Montana Elder Fraud Statutes
In the Montana Elder and Persons With Developmental Disabilities Abuse Prevention Act, exploitation is defined as “the unreasonable use of an older person or a person with a developmental disability or of a power of attorney, conservatorship, or guardianship with regard to an older person or a person with a developmental disability in order to obtain control of or to divert to the advantage of another the ownership, use, benefit, or possession of or interest in the person’s money, assets, or property by means of deception, duress, menace, fraud, undue influence, or intimidation with the intent or result of permanently depriving the older person or person with a developmental disability of the ownership, use, benefit, or possession of or interest in the person’s money, assets, or property.”
Section 52-3-811 of the act requires a person to make a report if they have cause to believe that someone is being exploited. This report needs to contain the names and addresses of both the alleged victim and the person who may have exploited him or her. It also has to provide as much information as possible on the nature of the exploitation. When a report is made in good faith, section 52-3-814 makes it clear that the person making the report will be immune from any criminal or civil liability.
Evidence of exploitation
When a report of suspected exploitation is made, the person or agency that received it will then prepare a written account of the evidence. This can happen with the consent of the alleged victim or without consent if it appears that the individual is incapacitated.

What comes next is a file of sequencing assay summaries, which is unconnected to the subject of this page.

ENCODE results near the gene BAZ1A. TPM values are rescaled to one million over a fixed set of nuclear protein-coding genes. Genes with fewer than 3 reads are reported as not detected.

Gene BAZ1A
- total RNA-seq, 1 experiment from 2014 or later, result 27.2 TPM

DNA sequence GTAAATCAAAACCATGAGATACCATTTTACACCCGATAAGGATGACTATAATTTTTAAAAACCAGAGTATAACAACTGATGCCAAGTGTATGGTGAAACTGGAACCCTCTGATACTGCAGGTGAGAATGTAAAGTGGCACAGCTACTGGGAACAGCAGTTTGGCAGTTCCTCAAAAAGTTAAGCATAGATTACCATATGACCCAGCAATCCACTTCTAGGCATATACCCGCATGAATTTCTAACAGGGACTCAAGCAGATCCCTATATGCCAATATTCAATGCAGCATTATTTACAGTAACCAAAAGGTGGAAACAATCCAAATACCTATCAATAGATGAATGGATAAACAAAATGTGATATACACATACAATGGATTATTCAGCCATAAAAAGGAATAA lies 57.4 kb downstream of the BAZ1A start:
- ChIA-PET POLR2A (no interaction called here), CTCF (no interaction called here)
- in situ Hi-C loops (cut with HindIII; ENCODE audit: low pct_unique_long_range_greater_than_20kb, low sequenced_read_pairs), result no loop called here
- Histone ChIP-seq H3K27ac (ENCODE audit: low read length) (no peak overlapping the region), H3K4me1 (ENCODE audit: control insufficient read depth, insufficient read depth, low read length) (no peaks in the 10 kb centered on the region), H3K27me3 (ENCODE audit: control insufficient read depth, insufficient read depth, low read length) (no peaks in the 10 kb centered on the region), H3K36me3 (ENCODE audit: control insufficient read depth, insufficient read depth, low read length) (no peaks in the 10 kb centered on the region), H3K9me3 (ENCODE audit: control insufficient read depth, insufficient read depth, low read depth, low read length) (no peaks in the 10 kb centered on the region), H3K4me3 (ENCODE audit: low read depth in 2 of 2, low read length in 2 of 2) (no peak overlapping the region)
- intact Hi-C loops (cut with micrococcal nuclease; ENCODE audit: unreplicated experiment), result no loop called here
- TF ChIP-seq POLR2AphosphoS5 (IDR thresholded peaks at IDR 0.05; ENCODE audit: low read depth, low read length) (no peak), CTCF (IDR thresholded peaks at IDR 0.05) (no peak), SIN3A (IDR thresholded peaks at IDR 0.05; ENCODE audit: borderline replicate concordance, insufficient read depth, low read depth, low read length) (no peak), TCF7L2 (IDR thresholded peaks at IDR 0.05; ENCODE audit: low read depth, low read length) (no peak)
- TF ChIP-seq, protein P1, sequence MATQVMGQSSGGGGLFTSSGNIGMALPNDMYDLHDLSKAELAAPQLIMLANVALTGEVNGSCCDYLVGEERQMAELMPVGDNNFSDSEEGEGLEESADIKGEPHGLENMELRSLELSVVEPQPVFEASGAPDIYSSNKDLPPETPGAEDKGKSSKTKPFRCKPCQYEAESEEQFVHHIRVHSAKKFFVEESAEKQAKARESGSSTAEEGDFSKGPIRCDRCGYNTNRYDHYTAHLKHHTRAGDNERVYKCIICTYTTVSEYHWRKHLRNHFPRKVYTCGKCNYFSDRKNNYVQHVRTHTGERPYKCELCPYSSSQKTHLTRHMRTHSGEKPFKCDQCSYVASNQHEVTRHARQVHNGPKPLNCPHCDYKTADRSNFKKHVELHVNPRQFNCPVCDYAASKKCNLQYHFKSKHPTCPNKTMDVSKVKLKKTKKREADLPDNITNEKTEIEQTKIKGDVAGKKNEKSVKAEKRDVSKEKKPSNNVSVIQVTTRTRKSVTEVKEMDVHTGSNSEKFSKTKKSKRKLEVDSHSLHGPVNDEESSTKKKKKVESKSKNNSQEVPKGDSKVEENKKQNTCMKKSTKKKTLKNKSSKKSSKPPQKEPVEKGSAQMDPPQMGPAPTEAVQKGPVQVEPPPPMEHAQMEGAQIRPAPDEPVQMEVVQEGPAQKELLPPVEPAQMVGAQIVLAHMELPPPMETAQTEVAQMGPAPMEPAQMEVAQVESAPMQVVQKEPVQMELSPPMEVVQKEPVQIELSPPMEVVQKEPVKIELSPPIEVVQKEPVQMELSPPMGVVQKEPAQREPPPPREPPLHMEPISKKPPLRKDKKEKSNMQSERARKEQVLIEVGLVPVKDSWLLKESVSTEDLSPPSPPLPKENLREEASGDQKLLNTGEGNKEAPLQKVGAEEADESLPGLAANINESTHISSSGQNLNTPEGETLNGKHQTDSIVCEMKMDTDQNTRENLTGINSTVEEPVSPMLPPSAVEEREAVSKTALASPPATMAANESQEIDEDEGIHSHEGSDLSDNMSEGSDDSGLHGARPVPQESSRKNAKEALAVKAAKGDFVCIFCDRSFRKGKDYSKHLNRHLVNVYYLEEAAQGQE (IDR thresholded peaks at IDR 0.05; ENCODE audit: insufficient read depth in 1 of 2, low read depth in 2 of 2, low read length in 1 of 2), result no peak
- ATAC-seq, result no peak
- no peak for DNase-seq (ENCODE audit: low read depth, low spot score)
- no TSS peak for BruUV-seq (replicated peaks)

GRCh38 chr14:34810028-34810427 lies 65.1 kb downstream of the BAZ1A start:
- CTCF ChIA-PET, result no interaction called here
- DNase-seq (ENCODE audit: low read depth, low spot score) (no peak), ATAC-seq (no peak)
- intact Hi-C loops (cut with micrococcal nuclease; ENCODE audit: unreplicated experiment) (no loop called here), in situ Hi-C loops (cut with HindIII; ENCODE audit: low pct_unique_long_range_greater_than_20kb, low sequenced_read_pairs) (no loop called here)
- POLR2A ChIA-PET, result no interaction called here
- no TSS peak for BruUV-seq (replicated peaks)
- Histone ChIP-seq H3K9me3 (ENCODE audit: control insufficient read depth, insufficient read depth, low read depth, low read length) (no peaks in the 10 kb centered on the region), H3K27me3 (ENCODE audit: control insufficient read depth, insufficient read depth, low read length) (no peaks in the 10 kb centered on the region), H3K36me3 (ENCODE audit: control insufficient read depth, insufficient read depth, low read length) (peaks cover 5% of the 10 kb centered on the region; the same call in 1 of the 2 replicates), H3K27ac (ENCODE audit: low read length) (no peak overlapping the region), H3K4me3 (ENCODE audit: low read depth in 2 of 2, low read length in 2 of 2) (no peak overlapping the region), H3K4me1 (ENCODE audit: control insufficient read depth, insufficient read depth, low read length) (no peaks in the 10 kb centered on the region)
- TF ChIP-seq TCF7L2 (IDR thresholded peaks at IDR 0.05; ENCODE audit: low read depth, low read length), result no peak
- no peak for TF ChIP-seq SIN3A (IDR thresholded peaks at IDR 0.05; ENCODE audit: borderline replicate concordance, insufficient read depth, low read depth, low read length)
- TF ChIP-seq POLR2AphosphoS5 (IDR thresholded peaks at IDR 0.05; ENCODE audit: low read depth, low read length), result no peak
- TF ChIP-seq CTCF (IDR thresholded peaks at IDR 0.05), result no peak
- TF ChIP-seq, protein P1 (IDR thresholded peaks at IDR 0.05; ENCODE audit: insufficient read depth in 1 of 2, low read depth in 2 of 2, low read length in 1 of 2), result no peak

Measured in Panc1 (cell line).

Elder fraud penalties
According to section 52-3-825, if someone “negligently abuses an older person or a person with a developmental disability,” they are guilty of a misdemeanor. If this is their first conviction, the penalty is a fine of up to $1,000 and/or imprisonment of up to one year.
For any subsequent convictions, this becomes a felony, and the person could face a fine of up to $10,000 and/or a prison sentence of up to 10 years. If someone “purposely or knowingly abuses” an older person or a person with a development disability, this is also a felony with the same penalties.
In addition, if a person suspects abuse or exploitation and “purposely or knowingly” doesn’t make a report, they will also face a penalty. This could include a fine of up to $500 and/or up to six months in jail.
Elder exploitation is a serious offense in Montana, and victims need to know that they may be able to recover any money they may have lost. To learn about the options, contact an experienced elder financial fraud attorney at the Silver Law Group. You can call us at 800-975-4345 or fill out our online form.
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